To evaluate the environmental impact of the plants, the entrepreneur was presented with a range of options regarding the environmental issues caused by their operations. These options encompass the release of wastewater, noise pollution, generation of garbage, air pollution, emission of unpleasant odors, and the utilization of chemicals in their production processes. The assessment of the environmental impact depends on the responses provided by the entrepreneurs (more detail please, see the Supplementary Information part) [8-15].
Table 2 presents plants’ years of operation, 20 plants fall into the 5 - 10 years and 11 - 16 years groups, each representing 25% of the sample size. However, 14 plants (17.50%) have been in existence for more than 23 years. Table 2 also includes the location of plants, with 13 (16.25%) located inside special economic zones and 67 (85.75%) located outside. Out of the total sample size, 42 plants (52.50%) are 100% Lao-owned, 24 plants (30%) are 100% foreign-owned, and the remaining are joint ventures.
In terms of industry types, the processing industry represents 20.00% of the sample size with 16 plants. Food and beverage, metal, and plastic industries have slightly different numbers and percentages, while 33 plants (41.25%) fall under other industries such as electronics. Only 12 plants (15.00%) among the total sample size release CO2 emissions.
Most plants (47.50%) have a small number of employees (less than 50), while 27 plants (33.75%) are categorized as large. In terms of the monthly income, out of the total sample size, 34 plants (42.50%) have a monthly income less than or equal to 5,000,000,000 Lao Kip, while 18 plants (22.50%) have an income between 5,000,000,001 and 10,000,000,000 Lao Kip. Overall, the majority of plants (about 65%) have a monthly income less than or equal to 10,000,000,000 Lao Kip
Environmental problems caused by plant and their impacts
Environmental problems caused by plants: The study focused on identifying and analyzing the different environmental problems caused by industrial plants in Vientiane’s Capital. The research determined the number of plants that had issues in each category and the percentage of the total number of plants surveyed. The study revealed that garbage was the primary environmental problem encountered by industrial plants, with 86.25% or approximately 69 plants reporting this issue. The second significant environmental issue was noise pollution, affecting 81.25% or approximately 65 plants. The use of chemicals was reported as a problem by 58.75% or approximately 47 plants. Wastewater release and air pollution were reported as issues with the same percentage of 53.75% or approximately 43 plants. The release of bad smells was identified as a problem by 48.75% of the plants. Overall, all 80 plants surveyed had at least one environmental problem, with the percentage of facilities affected ranging from 48.75% to 86.25%. These results highlight the need for proactive measures to address these problems and ensure the sustainability of industrial operations (Table 3).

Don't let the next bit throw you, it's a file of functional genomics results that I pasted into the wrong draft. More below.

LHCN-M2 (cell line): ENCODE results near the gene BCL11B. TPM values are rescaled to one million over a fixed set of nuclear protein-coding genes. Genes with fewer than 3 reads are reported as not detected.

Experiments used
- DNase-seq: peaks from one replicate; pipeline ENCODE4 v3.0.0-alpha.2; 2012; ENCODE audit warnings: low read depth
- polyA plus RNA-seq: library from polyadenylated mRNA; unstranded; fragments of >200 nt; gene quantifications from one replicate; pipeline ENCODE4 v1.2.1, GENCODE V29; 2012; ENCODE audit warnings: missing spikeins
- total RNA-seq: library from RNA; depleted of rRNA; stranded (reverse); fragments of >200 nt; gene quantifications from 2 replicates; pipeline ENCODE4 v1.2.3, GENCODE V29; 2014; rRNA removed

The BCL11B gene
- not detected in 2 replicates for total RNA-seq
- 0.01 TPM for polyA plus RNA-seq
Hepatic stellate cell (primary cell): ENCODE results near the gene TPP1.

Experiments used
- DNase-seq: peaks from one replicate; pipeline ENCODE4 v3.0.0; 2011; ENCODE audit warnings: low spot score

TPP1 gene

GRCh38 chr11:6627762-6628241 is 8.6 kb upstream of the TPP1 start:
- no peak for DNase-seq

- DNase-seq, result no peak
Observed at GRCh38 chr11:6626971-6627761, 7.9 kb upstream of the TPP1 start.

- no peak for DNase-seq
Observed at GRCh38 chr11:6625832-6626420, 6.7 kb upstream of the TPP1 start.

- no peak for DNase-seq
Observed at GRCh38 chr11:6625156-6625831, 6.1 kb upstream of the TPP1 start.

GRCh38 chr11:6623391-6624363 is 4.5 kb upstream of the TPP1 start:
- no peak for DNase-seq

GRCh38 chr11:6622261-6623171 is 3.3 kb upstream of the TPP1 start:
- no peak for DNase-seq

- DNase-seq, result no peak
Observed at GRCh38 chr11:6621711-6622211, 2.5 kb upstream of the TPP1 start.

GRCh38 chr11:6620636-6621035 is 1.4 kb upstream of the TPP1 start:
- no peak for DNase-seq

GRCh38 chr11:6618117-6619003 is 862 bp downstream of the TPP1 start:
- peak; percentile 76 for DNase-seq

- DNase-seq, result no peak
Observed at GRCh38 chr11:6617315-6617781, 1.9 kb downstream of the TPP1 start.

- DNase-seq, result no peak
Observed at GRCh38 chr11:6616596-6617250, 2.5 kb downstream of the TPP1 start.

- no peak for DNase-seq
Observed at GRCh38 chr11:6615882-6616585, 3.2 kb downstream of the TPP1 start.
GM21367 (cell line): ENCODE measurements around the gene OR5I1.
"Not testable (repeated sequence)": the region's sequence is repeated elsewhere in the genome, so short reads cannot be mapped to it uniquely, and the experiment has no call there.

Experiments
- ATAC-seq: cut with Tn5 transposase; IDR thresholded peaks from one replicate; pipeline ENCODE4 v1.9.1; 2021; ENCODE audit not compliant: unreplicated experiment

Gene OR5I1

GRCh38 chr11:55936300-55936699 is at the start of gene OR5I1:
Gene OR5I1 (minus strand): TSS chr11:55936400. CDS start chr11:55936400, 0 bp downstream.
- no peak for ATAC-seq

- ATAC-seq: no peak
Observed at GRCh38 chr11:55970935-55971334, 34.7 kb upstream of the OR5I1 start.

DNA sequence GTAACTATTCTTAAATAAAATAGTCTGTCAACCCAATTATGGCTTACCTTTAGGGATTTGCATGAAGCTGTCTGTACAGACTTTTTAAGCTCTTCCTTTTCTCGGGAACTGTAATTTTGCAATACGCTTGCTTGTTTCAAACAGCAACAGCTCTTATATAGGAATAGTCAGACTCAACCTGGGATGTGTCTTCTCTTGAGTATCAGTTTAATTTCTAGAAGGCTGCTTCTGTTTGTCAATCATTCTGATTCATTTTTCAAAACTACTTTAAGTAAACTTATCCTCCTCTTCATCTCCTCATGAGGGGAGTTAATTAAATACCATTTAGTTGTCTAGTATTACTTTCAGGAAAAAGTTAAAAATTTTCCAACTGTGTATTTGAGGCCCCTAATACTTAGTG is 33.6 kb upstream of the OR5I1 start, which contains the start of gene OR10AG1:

The study examined further the environmental problems in each category caused by industrial plants. Starting from wastewater release, 83.72% of the respondents in this category reported that they created less degree of issue. While 13.95% of the respondents reported that they created a moderate degree of wastewater, only 1.25% reported a high degree of the issue.
It appears that a majority of the respondents in this category perceived their noise pollution as having a relatively low degree of issue, with 64.62% reporting that they created less of an issue. However, a sizable minority of 21.74% of respondents reported a moderate degree of issue, and a smaller minority of 13.04% reported a high degree of issue.
For the garbage, the study found that the majority of the respondents in this category created a low degree of an issue with respect to 65.22%. However, a significant proportion of respondents, 30.77%, reported a moderate degree of garbage, indicating that there is still some room for improvement in reducing waste. Only a small minority of 4.62% of respondents reported a high degree of the issue, suggesting that severe garbage problems are not as widespread in this category.
The study found that the majority of the respondents in this category created a low degree of air pollution, with 72.09% reporting that they created less of an issue. However, a minority of respondents, 13.95%, reported a moderate degree of air pollution, indicating that there may be some air quality issues that need to be addressed. Similarly, another minority of 13.95% reported a high degree of the issue, suggesting that air pollution is a significant problem for a small proportion of the respondents in this category.
For the bad smells category, the study found that the majority of the respondents created a low degree of an issue with respect to the release of, with 71.97% reporting. However, a minority of respondents, 20.51%, reported a moderate degree of bad smell problem, indicating that there may be some unpleasant odors that need to be addressed. Similarly, another minority of 7.69% reported a high degree of the issue, suggesting that bad smells are a significant problem for a small proportion of the respondents in this category.